In 1988, Congress ratified the Hague Convention on the Civil Aspects of International Child Abduction (“Hague Convention”). The treaty addresses the issue of children who have been wrongfully taken or retained in a foreign country. Simultaneous with the ratification of the Hague Convention, Congress enacted the International Child Abduction Remedies Act (42 U.S.C. §11601 (1988)), which implements the treaty and sets out the method of using the Hague Convention in the United States. If a child has been brought to the United States without permission from a foreign country or has been wrongfully retained here, the Hague Convention requires the child to be returned to the country of his/her habitual residence. However, the Hague Convention only applies to countries that have ratified the treaty and the United States has established a United States a treaty relationship per Article 38 of the Convention with the country in question.
While the Hague Convention uses slightly different terminology, its provisions are similar to the Uniform Child Custody Jurisdiction and Enforcement Act (“UCCJEA”) and the Parental Kidnapping Prevention Act (“PKPA”). Article I of the Hague Convention declares the purpose of the Act is to: (i) secure the proper return of children wrongfully removed or retained from a participating country; and (ii) ensure that the rights of custody and of access under the laws of one country are effectively respected in the other country. Article III of the Act declares the removal or a retention of a child is a violation when: (i) it is in breach for the rights of custody attributed to a person, an institution, or any other body, either jointly or alone, under the law of the country in which the child was habitually resident immediately before the removal or retention; and (ii) at the time of the removal or retention those rights were actually exercised, either jointly or alone but would have been so exercised but for the removal of the child.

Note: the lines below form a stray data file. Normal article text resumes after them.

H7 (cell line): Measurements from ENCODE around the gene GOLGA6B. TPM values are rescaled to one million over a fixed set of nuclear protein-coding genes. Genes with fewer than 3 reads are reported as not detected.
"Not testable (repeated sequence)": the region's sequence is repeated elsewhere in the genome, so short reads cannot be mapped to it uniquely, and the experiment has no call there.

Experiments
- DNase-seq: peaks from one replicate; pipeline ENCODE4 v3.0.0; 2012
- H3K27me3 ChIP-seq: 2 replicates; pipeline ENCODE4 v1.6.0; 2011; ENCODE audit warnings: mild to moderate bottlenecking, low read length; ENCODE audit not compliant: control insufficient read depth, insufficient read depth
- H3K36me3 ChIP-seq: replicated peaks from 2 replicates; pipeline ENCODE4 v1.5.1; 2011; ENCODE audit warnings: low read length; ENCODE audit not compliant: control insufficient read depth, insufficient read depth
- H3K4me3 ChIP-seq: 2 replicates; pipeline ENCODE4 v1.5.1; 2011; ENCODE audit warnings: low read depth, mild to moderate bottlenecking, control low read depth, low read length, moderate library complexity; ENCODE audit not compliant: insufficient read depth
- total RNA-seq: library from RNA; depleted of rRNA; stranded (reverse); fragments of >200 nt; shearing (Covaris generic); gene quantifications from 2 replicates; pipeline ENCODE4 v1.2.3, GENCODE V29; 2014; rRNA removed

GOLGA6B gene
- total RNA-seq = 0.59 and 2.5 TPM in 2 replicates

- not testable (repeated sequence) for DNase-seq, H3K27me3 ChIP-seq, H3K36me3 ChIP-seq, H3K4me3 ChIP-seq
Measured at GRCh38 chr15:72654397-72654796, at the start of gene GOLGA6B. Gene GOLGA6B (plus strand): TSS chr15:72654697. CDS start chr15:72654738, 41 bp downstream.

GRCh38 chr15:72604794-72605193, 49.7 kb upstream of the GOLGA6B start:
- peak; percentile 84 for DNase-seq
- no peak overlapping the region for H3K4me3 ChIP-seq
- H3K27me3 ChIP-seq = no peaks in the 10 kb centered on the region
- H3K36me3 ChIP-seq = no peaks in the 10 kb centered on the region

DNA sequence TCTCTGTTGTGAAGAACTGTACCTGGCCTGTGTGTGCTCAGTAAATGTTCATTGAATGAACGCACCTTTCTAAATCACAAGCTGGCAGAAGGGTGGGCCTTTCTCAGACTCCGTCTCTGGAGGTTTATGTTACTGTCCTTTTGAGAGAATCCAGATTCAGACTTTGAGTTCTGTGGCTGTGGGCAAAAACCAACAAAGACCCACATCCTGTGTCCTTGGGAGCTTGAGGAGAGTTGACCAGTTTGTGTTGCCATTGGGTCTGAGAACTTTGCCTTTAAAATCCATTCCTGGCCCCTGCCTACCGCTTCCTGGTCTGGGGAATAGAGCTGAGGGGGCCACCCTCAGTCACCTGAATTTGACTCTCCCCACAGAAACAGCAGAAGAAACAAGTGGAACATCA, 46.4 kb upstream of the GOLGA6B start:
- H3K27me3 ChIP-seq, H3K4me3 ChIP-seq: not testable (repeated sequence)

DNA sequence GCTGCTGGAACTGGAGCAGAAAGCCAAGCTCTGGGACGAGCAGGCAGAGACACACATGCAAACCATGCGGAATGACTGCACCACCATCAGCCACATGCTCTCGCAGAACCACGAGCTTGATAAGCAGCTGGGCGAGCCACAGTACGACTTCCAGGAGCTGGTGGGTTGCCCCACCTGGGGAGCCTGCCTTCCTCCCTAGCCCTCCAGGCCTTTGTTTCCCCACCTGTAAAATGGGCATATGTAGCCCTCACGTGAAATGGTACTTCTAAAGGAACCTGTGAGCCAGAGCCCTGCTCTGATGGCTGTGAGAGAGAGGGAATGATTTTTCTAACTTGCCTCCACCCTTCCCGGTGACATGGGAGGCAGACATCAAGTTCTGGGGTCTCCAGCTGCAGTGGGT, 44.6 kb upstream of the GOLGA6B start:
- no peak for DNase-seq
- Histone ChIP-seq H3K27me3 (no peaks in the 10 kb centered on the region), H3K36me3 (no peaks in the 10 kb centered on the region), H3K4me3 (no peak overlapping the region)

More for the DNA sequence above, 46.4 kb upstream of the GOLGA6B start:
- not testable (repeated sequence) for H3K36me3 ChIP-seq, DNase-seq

There are several exceptions under the Convention which allow the court to refuse returning a child who otherwise falls under the Act. First, return is not mandated if the proceeding is commenced more than one year after the wrongful removal or retention if the court determines that the child is settled in the new environment. Second, return is not required if the petitioner was not actually exercising custody rights at the time of removal or retention. Third, return is not required if the respondent can show the petitioner assented or acquiesced in either the removal or the retention; the court is not required to order the return if the respondent establishes that a grave risk of physical or psychological harm exists to the child if returned to the country. Finally, Article 20 of the Hague Convention allows the court to refuse to return the child if this would not be permitted by the fundamental principles of the requested country relating to the protections of human rights and fundamental freedom.
Federal law gives concurrent jurisdiction to state and federal courts in Hague Convention cases. New Hampshire has one reported case decided under the Hague Convention. In Currier v. Currier, the father, a New Hampshire resident, was found to have wrongfully removed the children from their habitual residence, Germany. The mother lived in Germany and was found to have been exercising lawful custody rights. The children were ordered to be returned to Germany.
Navigating through disputes over child custody that involve multiple countries is complex and difficult. If you have any questions regarding a custody dispute involving multiple countries, please contact an attorney at Hamblett & Kerrigan.
Kevin P. Rauseo is a former director at Hamblett & Kerrigan P.A. and has since been appointed as a Justice for the New Hampshire Circuit Court. Please feel free to contact another attorney at Hamblett & Kerrigan to discuss your legal issues.